Fourth, after a little sucking up and delivering “billable hours” via no longer f’d up files (what??), Lago goes from being unpaid intern to full-on paid associate.  Don’t even get me started.  None of it makes sense and more importantly, none of these little things really matter to the plot.  I mean would it really matter if Lago had been a paid summer associate?  Would it really matter if Lago had been hired as an associate?  Would it really matter if Lago had been working as an intern at an ad agency (where Kuhn’s background lies, and where (apparently) college grads do work as unpaid interns at the big agencies?  No, it would not matter because whether paid or unpaid, the premise that senior people pay no attention to junior people would still hold true, and at least some tether to reality would exist.

So, from the get go, I am pissed off at John Lago (the intern-cum-assasin who is writing the “handbook” as a kind of how-to guide for others who may follow in his wake).  I am pissed off at Kuhn for setting the scene so inaccurately, and for no apparent reason.

But, I’m pretty sure Kuhn is not particularly interested in reality.  Rather, he paints a gimmicky tale of orphans who become trained assassins, and then are “planted” as interns in the firms and companies of those who their firm (HR, Inc.) has been hired to take out.   So, putting aside all of the above (which, I recognize, seems pretty nit-picky), I tried to settle down to the book and the “mystery” taking place.  But I was painfully aware that I was reading.  That might not make sense to you, but to me, the truly enjoyable books are ones that I get lost in reading.  I become a part of the world of the characters.  Not so here.  Kuhn’s snark oozes from every word and the whole thing is just too clever by half.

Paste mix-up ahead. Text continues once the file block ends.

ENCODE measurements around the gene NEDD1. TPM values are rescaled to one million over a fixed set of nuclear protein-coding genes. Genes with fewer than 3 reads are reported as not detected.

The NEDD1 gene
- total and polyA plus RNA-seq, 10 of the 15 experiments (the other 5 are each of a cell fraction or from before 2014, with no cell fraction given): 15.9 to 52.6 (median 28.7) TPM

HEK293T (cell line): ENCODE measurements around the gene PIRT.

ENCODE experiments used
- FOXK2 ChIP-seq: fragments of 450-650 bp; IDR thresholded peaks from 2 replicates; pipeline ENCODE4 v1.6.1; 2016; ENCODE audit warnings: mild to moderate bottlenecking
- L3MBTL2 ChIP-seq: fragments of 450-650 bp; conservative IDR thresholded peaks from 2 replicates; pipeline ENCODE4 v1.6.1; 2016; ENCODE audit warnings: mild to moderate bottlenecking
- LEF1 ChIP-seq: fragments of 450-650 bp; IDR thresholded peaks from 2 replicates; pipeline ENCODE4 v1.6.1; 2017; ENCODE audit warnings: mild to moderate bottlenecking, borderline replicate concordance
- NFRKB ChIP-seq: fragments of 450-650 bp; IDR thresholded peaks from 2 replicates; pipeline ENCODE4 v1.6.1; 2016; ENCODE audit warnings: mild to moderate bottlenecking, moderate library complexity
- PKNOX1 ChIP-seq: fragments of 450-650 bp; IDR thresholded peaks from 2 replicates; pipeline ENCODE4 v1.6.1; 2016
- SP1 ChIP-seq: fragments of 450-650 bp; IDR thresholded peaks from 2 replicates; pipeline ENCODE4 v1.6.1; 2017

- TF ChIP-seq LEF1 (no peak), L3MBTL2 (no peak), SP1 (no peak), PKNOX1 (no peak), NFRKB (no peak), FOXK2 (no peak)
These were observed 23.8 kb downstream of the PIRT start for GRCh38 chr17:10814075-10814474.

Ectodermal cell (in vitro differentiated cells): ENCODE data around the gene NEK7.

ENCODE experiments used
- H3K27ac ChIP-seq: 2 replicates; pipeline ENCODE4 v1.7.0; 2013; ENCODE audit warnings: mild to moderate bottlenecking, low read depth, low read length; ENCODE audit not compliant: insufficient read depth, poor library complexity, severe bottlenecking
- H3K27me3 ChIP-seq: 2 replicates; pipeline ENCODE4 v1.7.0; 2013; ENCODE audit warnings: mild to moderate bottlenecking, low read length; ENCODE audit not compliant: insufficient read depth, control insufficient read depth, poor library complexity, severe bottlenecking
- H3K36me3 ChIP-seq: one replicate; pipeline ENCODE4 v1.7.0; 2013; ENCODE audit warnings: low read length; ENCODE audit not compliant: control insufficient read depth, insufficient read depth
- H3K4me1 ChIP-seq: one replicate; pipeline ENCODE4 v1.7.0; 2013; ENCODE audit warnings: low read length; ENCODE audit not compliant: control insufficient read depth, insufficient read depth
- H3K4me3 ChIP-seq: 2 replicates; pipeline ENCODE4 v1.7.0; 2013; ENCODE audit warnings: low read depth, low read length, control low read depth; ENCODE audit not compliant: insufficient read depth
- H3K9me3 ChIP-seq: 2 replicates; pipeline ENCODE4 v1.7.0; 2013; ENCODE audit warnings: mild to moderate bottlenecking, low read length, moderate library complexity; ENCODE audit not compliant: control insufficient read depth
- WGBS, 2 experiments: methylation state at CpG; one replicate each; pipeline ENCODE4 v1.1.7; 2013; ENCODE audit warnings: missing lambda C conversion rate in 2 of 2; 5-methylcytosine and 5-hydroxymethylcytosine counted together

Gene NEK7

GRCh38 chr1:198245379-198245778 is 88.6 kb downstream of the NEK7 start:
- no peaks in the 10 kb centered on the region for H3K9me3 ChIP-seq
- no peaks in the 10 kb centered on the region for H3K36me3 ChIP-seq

There are twists and turns in the book, to be sure.  Particularly at the end where Lago warns the reader that is “sick of my blathering” to simply stop reading.  I thought about doing that.  But, I kept reading and the ending was not at all what I expected.  So, maybe that is a good thing in a mystery — unpredictability.  The fight scenes are highly readable and I give props to Kuhn for his pacing.  The book is a page-turner for sure and the ending is truly fitting for the tone of the rest of the book.

Kuhn doesn’t play fair with his information though and, in fact, misleads the reader with his DOJ recordings of various conversations between Lago and other antagonists, including the embedded FBI agent, Alice, and Lago’s long-lost father, Marcus.  The technique was a clever way to present the dialogue without Lago narrating or recounting these conversations.  But, at the end of the book, the reader is left wondering WTF?!

If you like crazy action, adrenaline-inducing fight scenes, are not a lawyer and never hope to be one, and can suspend your disbelief, this book may be for you.  If not, then pass it by.  Either way, happy reading!